Pareto Principle: Don’t Sweat the Small Stuff

The Pareto Principle (80-20 Rule; Law of the Vital Few) is a valuable quality management tool because its application encourages a focus on the most crucial issues.

For many events, roughly 80% of the effects come from 20% of the causes.

—Vilfredo Pareto (1848–1923)

The Pareto Principle (also known as the 80/20 Rule or the Law of the Vital Few)

Vilfredo Pareto
Vilfredo Pareto (1848–1923) was an Italian economist.

More than a century ago, an Italian economist by the name of Vilfredo Pareto observed that 80% of the land in Italy was owned by 20% of the population.

Subsequently, others observed a similar phenomenon in other situations, e.g. 80% of sales come from 20% of customers, 80% of the rise (or fall) in the value a stock portfolio comes from 20% of the stocks, 80% of complaints come from 20% of problems, 80% of results are contributed by 20% of the workers, etc. See the graphs below.

Graphs showing 20% of inputs contributing to 80% of outputs, 20% of effort contributing to 80% of results, and 20% of causes contributing to 80% of consequences.
The Pareto Principle.

The Pareto Principle, or 80/20 Rule, is merely an approximation and applies to typical distributions. It could easily be 70/20 (e.g. 70% of complaints due to 20% of problems) or 90/10 (90% of work performed by 10% of staff). The numbers don’t necessarily need to add up to 100.

The principle is based on the fact that the distribution of most things is unequal. For instance, each worker in a company does not contribute exactly the same amount to the results, adverse events that occur in hospitals have different levels of impact on reputation, customer satisfaction, finance, etc.

Applying the Pareto Principle in Healthcare Quality Improvement

An interesting observation but how is it useful? A well-known business tool, the Pareto Principle can help you channel your resources to the most important items (the vital few) and give you the best bang for buck. For example, if long waits and billing issues in an Emergency Room (ER) are causing 70% of complaints by ER patients, then these two problems should be given priority (over a host of other issues) when selecting quality improvement initiatives.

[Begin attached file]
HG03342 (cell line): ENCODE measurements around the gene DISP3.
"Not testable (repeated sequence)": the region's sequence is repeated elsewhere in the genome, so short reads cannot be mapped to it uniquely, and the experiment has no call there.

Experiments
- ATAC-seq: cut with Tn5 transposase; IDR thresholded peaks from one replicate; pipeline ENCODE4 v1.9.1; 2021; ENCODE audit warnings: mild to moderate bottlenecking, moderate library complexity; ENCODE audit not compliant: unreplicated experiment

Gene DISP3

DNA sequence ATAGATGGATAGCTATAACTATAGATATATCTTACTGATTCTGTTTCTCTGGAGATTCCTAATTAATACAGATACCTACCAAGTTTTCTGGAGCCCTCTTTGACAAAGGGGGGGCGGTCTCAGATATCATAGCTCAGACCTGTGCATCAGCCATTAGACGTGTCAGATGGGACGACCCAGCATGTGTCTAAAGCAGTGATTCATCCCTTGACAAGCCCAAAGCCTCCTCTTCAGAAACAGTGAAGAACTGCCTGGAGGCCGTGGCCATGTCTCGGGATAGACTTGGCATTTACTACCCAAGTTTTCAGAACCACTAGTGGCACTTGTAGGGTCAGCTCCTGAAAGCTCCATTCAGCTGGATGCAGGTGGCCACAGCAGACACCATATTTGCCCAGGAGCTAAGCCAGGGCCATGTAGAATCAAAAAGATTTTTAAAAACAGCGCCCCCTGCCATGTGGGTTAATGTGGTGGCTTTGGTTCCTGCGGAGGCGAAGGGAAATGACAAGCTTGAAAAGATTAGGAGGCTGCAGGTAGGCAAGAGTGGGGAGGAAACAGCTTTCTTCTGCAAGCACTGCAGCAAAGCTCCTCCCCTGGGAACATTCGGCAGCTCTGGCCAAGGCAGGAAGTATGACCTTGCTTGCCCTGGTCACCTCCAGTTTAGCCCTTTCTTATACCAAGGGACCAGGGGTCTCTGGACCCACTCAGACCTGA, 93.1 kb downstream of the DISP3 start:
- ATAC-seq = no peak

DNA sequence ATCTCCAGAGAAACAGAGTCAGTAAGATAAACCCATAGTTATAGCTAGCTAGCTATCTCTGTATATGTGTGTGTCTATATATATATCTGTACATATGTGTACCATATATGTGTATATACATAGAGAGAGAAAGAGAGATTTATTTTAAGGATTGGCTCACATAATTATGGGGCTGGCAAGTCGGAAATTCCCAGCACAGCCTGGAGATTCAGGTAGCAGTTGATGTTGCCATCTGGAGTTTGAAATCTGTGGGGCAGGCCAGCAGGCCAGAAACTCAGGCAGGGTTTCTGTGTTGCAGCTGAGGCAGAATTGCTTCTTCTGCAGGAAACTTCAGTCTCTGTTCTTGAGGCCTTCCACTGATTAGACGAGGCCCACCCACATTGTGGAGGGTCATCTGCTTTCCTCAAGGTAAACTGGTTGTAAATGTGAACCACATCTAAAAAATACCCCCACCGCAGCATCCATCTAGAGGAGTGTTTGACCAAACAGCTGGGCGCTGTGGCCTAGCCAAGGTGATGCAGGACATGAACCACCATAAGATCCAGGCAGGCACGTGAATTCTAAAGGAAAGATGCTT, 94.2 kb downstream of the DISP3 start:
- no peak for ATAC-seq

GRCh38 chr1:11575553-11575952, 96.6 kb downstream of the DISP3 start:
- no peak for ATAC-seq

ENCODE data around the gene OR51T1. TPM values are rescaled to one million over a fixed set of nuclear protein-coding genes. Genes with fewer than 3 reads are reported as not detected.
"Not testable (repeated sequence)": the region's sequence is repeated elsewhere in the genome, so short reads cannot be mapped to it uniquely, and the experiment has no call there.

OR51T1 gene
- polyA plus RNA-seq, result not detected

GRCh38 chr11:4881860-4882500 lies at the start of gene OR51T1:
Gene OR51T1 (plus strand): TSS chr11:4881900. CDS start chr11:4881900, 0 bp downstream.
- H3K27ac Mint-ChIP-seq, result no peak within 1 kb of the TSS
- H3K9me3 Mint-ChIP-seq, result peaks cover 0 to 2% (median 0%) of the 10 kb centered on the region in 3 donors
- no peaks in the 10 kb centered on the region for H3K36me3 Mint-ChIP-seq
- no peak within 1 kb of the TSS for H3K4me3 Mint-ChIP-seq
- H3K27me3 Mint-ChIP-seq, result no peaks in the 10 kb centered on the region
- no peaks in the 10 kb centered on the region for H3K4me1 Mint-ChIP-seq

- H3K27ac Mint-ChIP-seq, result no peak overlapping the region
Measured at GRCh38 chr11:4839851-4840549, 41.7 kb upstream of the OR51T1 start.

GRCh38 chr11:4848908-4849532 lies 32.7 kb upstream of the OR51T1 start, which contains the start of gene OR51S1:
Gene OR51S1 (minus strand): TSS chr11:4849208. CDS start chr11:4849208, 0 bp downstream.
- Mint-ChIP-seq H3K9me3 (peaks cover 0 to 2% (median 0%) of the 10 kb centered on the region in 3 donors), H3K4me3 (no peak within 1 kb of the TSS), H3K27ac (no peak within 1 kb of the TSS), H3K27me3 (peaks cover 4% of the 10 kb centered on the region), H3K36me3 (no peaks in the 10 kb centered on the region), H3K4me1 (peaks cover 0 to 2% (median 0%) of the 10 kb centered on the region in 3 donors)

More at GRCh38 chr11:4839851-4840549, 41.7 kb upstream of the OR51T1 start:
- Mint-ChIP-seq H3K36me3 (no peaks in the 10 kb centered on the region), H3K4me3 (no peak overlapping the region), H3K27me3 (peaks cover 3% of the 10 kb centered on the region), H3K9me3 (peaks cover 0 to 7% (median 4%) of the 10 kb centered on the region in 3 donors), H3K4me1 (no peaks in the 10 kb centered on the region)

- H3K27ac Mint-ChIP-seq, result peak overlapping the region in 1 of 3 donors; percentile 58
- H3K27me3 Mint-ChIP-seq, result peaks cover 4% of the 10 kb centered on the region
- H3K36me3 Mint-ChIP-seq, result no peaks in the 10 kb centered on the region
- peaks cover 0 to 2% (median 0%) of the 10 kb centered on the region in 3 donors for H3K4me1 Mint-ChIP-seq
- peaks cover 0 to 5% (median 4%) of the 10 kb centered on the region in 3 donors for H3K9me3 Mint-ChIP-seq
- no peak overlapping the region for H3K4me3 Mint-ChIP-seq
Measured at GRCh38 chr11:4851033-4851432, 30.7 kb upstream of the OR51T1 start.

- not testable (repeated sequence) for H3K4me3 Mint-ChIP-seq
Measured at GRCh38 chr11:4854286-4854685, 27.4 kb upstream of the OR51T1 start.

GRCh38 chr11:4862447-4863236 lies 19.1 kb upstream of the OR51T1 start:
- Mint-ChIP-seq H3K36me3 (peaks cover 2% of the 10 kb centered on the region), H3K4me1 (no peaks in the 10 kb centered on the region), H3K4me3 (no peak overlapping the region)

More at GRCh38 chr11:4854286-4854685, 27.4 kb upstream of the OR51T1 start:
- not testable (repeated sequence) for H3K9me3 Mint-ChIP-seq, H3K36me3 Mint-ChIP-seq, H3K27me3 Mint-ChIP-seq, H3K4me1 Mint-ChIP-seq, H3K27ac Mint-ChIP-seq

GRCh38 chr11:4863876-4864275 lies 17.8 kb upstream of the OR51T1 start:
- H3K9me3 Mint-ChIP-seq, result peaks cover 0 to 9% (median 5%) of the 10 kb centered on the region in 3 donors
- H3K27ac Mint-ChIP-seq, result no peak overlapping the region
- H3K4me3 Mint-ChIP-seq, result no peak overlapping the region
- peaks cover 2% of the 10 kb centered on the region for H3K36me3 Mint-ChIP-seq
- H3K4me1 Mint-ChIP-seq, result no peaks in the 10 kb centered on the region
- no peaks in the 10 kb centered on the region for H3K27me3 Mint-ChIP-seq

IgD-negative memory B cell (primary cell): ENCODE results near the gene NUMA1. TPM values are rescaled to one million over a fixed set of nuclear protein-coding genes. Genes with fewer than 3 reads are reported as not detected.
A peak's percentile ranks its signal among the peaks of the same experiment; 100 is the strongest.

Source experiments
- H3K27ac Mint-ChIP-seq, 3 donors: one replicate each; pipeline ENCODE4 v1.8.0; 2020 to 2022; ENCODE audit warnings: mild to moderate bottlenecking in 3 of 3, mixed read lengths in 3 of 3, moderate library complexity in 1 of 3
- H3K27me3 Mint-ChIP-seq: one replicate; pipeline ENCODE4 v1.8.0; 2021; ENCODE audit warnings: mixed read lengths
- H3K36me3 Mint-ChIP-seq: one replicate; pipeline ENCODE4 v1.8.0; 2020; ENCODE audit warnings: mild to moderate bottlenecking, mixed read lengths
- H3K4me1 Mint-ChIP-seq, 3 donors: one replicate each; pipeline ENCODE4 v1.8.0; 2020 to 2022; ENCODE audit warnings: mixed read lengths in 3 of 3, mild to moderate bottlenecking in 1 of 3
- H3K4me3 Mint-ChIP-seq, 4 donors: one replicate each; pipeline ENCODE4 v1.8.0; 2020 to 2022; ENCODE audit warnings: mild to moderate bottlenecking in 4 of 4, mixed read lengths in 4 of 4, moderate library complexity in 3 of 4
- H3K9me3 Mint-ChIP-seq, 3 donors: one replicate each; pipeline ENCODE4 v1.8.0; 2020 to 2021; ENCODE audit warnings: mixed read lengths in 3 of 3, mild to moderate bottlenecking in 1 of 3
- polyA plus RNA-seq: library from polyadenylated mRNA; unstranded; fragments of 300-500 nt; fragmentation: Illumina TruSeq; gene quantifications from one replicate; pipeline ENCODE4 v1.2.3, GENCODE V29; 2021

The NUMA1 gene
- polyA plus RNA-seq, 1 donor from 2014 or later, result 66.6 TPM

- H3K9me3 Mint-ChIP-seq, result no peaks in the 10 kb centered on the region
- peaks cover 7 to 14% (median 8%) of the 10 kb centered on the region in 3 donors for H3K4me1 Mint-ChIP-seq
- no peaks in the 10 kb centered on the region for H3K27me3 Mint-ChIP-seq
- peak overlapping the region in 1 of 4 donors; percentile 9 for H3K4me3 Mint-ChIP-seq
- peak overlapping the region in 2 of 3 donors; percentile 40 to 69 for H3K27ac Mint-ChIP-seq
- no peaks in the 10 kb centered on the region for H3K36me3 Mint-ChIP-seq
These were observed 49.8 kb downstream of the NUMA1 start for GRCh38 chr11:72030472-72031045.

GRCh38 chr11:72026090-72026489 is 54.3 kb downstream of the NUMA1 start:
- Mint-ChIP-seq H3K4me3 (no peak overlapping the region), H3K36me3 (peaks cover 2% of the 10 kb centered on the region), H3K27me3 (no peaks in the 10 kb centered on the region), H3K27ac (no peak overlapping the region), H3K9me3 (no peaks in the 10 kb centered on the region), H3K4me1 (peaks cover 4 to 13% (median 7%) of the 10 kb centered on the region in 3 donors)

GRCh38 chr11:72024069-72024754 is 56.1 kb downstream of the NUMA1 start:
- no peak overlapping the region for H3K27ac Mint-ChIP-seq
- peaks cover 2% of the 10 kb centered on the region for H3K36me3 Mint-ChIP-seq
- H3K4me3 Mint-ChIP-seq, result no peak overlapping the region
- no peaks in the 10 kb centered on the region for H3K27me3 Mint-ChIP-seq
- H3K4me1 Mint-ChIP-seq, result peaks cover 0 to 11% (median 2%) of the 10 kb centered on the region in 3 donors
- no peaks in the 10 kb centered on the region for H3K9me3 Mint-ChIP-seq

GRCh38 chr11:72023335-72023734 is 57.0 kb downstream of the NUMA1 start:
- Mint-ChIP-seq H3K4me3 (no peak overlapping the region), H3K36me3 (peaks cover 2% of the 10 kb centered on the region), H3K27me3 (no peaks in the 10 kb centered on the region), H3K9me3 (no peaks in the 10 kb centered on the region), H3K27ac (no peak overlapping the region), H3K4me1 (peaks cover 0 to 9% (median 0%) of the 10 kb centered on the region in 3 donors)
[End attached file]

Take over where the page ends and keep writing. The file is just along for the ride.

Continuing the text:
Some hospitals make the mistake of trying to tackle every problem simultaneously because they all seem important. And they might be; in an ideal world you would address all the problems. However, realistically, you are more likely to have limited resources (staff, money, time), in which case paying attention to the items that matter the most would be a more effective management strategy.

Law of Diminishing Returns

Related to the 80/20 Rule, the “Law of Diminishing Returns” states that, in a production system, there will be a certain point at which additional units of input (workers, time, effort, materials) will yield increasingly negligible outputs (comparatively less improvement in the final result). This makes sense. For instance, if an ER is achieving, say, 95% reliability in providing all the recommended care components for community-acquired pneumonia, it would not be prudent to invest in more resources to improve the rate to, say, 97%.

A different situation might be another ER that is achieving only 50% reliability. The same amount of resources required to lift the performance of the first ER from 95% to 97% could easily improve the second ER’s from 50% to 85%.

We also suggested using the Pareto Principle and the Law of Diminishing Returns as a smart strategy to prepare for the CPHQ examination.